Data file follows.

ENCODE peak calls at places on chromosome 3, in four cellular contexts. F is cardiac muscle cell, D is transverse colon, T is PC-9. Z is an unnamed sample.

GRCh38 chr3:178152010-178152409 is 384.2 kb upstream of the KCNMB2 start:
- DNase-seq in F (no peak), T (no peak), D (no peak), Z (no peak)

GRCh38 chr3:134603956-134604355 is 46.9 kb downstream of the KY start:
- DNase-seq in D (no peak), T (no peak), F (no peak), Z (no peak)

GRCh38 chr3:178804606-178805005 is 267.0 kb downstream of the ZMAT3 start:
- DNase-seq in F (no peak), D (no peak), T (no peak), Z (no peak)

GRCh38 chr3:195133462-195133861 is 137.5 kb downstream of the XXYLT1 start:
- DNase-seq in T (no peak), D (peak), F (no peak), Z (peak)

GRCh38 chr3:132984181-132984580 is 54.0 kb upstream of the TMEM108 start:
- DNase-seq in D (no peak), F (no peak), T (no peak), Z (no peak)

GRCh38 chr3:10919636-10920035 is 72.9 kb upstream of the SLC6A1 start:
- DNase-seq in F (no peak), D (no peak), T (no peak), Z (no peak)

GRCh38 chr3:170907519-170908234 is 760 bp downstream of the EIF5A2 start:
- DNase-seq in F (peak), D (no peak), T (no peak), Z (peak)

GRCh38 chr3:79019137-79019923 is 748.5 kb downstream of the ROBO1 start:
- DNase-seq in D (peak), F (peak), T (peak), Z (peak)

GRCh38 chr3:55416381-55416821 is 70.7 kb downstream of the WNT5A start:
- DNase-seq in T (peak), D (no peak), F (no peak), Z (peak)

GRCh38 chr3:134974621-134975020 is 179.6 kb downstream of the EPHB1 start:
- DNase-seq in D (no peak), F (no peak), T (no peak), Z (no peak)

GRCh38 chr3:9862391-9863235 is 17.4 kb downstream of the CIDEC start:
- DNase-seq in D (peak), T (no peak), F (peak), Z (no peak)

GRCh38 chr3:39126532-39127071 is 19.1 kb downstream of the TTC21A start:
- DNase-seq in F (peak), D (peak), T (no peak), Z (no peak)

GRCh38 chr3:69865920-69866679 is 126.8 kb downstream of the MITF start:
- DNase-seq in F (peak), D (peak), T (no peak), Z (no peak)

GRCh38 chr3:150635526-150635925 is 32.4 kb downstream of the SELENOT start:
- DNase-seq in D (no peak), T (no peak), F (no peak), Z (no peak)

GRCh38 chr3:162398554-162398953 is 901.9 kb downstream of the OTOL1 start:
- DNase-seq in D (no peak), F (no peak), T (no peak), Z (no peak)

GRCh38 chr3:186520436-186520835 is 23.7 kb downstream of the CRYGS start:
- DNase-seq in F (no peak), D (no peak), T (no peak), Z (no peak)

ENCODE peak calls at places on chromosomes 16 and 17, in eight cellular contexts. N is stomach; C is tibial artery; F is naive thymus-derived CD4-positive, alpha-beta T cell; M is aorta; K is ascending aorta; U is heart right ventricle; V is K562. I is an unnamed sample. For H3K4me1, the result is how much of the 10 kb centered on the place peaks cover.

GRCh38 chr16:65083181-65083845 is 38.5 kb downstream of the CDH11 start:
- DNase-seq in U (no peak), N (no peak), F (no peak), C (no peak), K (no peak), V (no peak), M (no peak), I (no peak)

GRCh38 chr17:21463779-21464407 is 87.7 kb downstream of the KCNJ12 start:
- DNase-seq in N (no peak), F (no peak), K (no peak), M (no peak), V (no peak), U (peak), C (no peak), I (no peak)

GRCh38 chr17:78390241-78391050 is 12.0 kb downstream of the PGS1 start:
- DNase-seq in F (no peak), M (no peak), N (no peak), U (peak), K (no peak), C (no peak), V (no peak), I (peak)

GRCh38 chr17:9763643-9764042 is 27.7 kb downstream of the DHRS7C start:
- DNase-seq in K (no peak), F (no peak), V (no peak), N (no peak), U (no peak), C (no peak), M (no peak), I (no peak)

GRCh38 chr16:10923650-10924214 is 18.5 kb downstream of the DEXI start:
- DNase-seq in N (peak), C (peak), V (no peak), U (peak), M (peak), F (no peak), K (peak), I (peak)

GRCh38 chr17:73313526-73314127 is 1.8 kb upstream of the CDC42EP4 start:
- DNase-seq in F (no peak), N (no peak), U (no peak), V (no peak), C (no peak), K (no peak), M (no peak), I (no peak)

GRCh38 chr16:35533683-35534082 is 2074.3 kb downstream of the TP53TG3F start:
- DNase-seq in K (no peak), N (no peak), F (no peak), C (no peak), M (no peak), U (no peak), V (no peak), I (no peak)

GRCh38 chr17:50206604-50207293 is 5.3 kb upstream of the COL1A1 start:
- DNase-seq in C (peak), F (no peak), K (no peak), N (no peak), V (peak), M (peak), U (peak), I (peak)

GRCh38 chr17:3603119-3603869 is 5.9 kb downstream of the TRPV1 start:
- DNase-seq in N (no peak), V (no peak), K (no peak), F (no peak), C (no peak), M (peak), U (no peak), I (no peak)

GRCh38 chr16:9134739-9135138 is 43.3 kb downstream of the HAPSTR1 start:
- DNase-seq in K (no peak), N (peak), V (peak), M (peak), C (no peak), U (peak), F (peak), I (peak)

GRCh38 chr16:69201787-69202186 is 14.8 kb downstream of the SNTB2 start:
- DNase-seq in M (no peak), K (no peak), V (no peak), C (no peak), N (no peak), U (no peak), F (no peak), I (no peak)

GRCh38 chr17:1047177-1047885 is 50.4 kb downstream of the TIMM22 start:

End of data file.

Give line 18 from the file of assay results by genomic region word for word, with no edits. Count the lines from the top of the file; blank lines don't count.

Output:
GRCh38 chr3:55416381-55416821 is 70.7 kb downstream of the WNT5A start: